The buffet opened at noon and closed at 3:00, and we stayed the entire time. Steak, chicken, calamari, pastas, salads, local African cuisine, desserts – it was all there and it was all consumed. Some people failed to pace themselves and ate so much they were miserable afterwards. The Americans in the group noted that back home, you might go to such a place, have a few plates and then leave – mission accomplished. But our friends here made an event of it, and it was fun to witness and experience. And we’ll never look at a buffet the same way again.

Sunday, October 11, 2009

Cape Town in Bloom

Recently I visited one of my favorite Cape Town sites, the Kirstenbosch National Botanical Garden. The property covers 1,320 acres on the slopes of the Table Mountain range. The beauty of the indigenous plantings is stunning, as is the diversity (the Cape region is said to be home to more plants per square meter than anywhere else on earth).

Skeptics say that to believe in God and the Bible is to believe a fairy tale. I say it’s ludicrous to believe that the wonders of the natural world came into existence on their own. The Bible itself says, “The fool says in his heart, ‘There is no God’” (Psalm 14:1).

Thursday, October 8, 2009

Encouraging Words

A few days ago my friend Mzo suggested that we need to pray more for our work in Red Hill. I agreed, so we spent some time confessing that we were trying to accomplish things in our own strength and not looking to God for help.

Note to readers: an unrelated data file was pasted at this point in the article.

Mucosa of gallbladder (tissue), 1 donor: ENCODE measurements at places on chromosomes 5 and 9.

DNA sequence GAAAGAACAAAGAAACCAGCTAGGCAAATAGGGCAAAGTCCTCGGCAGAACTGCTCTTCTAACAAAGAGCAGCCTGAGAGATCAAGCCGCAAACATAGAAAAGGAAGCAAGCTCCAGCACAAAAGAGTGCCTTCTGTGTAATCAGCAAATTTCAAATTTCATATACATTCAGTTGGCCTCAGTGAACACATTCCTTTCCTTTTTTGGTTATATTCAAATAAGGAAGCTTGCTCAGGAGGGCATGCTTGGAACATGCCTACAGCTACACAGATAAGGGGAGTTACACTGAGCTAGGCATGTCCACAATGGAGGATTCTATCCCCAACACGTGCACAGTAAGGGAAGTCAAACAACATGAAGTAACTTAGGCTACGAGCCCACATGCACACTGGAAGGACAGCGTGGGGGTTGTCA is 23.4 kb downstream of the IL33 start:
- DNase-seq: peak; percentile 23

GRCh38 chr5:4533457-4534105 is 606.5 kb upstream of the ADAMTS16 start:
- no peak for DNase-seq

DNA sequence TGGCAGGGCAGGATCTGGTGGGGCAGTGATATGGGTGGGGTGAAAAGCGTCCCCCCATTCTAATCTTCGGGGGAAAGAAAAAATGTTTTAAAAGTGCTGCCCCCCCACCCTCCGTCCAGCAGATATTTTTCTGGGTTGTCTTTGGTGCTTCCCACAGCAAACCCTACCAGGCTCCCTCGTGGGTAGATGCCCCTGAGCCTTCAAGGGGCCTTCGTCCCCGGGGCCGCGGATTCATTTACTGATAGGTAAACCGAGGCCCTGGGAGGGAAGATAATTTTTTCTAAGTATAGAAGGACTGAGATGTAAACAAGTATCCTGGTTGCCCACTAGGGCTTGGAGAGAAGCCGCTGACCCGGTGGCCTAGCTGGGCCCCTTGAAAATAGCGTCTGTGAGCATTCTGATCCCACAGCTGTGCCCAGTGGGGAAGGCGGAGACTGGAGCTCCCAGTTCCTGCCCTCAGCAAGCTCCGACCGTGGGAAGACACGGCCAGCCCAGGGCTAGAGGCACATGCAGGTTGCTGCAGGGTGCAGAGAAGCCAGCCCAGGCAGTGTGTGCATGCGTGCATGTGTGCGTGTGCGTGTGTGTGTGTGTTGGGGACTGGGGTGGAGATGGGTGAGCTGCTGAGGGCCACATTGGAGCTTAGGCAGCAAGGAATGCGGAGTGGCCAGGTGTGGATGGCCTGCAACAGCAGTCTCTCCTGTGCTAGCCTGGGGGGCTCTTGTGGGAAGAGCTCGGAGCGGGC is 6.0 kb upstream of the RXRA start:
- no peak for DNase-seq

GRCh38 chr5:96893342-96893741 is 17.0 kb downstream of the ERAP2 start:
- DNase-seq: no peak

One of my favorite Scriptures says, “My grace is sufficient for you, for my power is made perfect in weakness” (2 Corinthians 12:9). Contrary to what the world says, weakness isn’t always a bad thing. When we are weak we are driven to seek God and rely on Him for strength. And that deepens our fellowship with Him and allows Him to make His greatness known.

I have no doubt that God speaks to us through other people. On this particular day, Mzo and I were introduced to a friend of a friend who asked if we could give him a ride to a nearby township. This guy turned out to be a pastor and he had heard of our work in Red Hill. As we pulled up to the house where he was going, he had an unexpected word for us: He said, “You guys need to keep praying and depending on God. You're about to see Him do great things in Red Hill.” Then, citing John the Baptist, he added: “Remember, He must become greater; you must become less” (John 3:30).

This encounter was clearly a confirmation of our prayers earlier that day.

Saturday, October 3, 2009

Springtime in South Africa

Silvermine Nature Reserve, south of Cape Town.

All Aboard

Cape Town children were on spring break this week, which meant it was time for Holiday Club (akin to Vacation Bible School) in the various communities Living Hope serves. Assisted by a team from Brentwood, Tennessee, each club featured an Australian train theme, the Boomerang Express (because, as with a boomerang, life “all comes back to Jesus”).

The actual Bible lessons focused on the disciple Peter and his relationship with Jesus – leaving his job as a fisherman to follow Christ, walking on water, denying he knew the Lord after His arrest, witnessing His resurrection, and ultimately becoming an influential evangelist and church leader. Each day at our club in Red Hill, “Peter” (yours truly dressed in robe and headcloth) would show up and deliver a monologue based on that day’s story. Considering that I have no acting ability whatsoever, this was yet more evidence that with God all things are possible.